Gap years and career breaks are no longer the preserve of backpacking students and job-hopping 20-somethings, with everyone from burnt-out high-fliers to grandparents opting for one.
Some organisations now allow staff breaks of anything up to five years. From the police – the Metropolitan Police has 226 officers on sabbatical – to Asda, which is at the forefront of innovative work-life balance policies, offering ‘Benidorm leave’ for the over-50s (up to three months, unpaid).
There is every indication that, faced with the prospect of working for the best part of 50 years, gaps like these could become a necessity rather than a break from the norm for the UK workforce.
“Some individuals may take a career break at 30 or 40 and then again at 50 while they are still active enough to enjoy it and then work until 70 or 75,” says Tim Osborn-Jones, client director for tailored qualifications at the HR management and organisational behaviour faculty of Henley Management College. “Or if pensions aren’t sufficient, some people may find that what they thought was retirement becomes a career break.”
Career breaks can be seen as one of a package of flexible working options that organisations are having to provide to attract and retain staff. The war for talent may not be raging to the same degree as it was five years ago. But set against a backdrop of work-life balance and general shifts in employment patterns and thinking (ie, there is no job for life any more), companies are aware they need to offer a range of incentives and benefits to remain competitive and bolster the employer brand.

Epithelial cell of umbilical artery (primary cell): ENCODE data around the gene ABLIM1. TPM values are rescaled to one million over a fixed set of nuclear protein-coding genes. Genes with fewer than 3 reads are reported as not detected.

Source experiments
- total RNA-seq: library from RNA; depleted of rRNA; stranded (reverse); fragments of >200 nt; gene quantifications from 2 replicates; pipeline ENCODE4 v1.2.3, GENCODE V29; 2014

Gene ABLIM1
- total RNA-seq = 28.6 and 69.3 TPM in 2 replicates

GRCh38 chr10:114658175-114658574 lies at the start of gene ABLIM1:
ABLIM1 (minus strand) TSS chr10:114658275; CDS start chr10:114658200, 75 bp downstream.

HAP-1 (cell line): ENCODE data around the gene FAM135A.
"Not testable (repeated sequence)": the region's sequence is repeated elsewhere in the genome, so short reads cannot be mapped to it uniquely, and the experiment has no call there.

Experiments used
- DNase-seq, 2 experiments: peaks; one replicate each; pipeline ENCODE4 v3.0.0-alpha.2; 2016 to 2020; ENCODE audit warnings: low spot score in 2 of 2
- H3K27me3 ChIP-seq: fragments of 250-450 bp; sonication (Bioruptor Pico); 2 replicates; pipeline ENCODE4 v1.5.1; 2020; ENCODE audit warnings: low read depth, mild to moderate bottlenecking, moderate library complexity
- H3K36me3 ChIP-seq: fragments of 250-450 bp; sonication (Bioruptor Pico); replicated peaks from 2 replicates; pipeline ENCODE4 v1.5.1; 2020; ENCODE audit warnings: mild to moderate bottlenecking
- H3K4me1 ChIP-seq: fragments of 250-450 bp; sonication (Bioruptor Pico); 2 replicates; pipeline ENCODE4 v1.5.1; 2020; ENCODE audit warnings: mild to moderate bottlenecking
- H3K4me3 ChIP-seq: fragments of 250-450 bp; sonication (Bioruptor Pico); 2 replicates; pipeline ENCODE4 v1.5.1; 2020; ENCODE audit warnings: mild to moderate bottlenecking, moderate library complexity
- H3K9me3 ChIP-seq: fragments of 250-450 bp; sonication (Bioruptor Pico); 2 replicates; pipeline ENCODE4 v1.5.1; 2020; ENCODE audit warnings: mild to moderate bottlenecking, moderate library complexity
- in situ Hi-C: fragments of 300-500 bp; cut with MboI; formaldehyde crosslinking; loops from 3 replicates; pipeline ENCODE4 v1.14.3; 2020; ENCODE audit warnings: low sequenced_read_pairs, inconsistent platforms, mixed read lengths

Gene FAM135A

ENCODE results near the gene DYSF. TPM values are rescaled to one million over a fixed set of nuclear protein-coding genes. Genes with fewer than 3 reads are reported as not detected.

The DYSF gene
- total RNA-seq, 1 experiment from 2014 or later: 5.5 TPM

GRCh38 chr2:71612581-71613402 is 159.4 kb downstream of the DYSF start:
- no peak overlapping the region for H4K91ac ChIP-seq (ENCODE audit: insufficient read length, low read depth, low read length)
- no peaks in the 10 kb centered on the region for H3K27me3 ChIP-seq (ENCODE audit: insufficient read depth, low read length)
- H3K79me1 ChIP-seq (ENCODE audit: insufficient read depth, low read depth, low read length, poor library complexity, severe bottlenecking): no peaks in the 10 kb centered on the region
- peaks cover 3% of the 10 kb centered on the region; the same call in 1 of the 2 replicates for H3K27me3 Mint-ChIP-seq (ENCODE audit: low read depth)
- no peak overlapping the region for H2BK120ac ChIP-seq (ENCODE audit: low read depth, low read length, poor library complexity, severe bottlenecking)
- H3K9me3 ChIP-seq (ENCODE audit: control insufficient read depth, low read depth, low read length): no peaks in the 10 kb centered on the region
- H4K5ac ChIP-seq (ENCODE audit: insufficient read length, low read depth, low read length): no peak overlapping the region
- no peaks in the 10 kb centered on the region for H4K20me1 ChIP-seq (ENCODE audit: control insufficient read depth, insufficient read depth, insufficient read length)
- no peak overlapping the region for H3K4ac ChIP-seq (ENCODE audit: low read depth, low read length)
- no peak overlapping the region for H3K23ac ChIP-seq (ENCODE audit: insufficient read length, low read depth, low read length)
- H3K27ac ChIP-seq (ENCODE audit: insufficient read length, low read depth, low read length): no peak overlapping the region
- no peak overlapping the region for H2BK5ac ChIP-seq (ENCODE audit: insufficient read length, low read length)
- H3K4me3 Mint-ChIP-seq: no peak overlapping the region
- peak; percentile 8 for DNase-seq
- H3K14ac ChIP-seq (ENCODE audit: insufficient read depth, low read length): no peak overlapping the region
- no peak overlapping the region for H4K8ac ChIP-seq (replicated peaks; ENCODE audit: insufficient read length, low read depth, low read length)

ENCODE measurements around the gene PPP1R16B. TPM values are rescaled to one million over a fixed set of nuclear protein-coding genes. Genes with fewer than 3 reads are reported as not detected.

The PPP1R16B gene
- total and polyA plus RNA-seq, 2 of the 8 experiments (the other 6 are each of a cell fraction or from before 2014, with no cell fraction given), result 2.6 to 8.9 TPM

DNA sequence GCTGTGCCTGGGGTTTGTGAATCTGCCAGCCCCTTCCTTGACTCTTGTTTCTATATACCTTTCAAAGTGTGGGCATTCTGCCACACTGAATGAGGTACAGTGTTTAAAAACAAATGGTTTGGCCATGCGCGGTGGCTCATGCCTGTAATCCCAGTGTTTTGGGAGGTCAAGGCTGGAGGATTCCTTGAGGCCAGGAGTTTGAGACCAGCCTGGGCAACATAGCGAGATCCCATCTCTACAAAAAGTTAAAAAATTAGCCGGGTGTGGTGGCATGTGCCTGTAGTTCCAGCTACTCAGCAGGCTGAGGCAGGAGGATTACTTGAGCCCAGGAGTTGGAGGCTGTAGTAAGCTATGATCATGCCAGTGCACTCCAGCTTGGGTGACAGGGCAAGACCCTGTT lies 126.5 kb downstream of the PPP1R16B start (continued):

“People request career breaks for various reasons – from travelling, to learning, to looking after the grandchildren – and employers recognise that if they don’t give people the opportunity to take a break, they run the risk of losing them,” says Alexandra Jones, researcher at the Work Foundation.
“If they’re run effectively, they can benefit both sides and the employee is more likely to be committed to the organisation,” Jones says.
Ensuring that both sides benefit is where HR comes in. Although no specific legislation relating to career breaks exists, a raft of legal issues, along with practical and moral considerations, are associated with taking one, including:
- Does the career break count as continuous service?
- What is the effect on benefits?
- What happens to that individual when they come back?
It lies with HR to ensure that organisations have the right policies and procedures to enforce these issues and that individuals fully understand them.
“The law doesn’t deal with career breaks like it does maternity leave so it’s a case of the DIY approach at the moment,” says Simon Jeffreys, a partner who specialises in employment law at CMS Cameron McKenna. “Employers must talk through implications of the career breaks carefully with the individual so they know what to expect if and when they come back. If they don’t, they risk a legal problem.”
Marks &Spencer found itself at the centre of such a legal wrangle two years ago and the resulting Curr v Marks & Spencer case proved to be a wake-up call for many employers, despite the fact the retailer won the tribunal. Cheryl Curr believed her service before and during the career break she took would count towards her redundancy. Marks & Spencer believed it needed to pay only for the years Curr had worked after her return from the break (Curr applied for a newly introduced career break scheme while on maternity leave and while she accepted that she had to resign from her existing employment contract, she did not appreciate the possible effect).
“You can count on one hand the number of cases relating to career breaks, which is why Curr v Marks & Spencer is so important,” says Patricia Leighton, Jean-Monnet professor of European Law at the University of Glamorgan. “It was a defining moment and tested the nature of the career break for the first time.”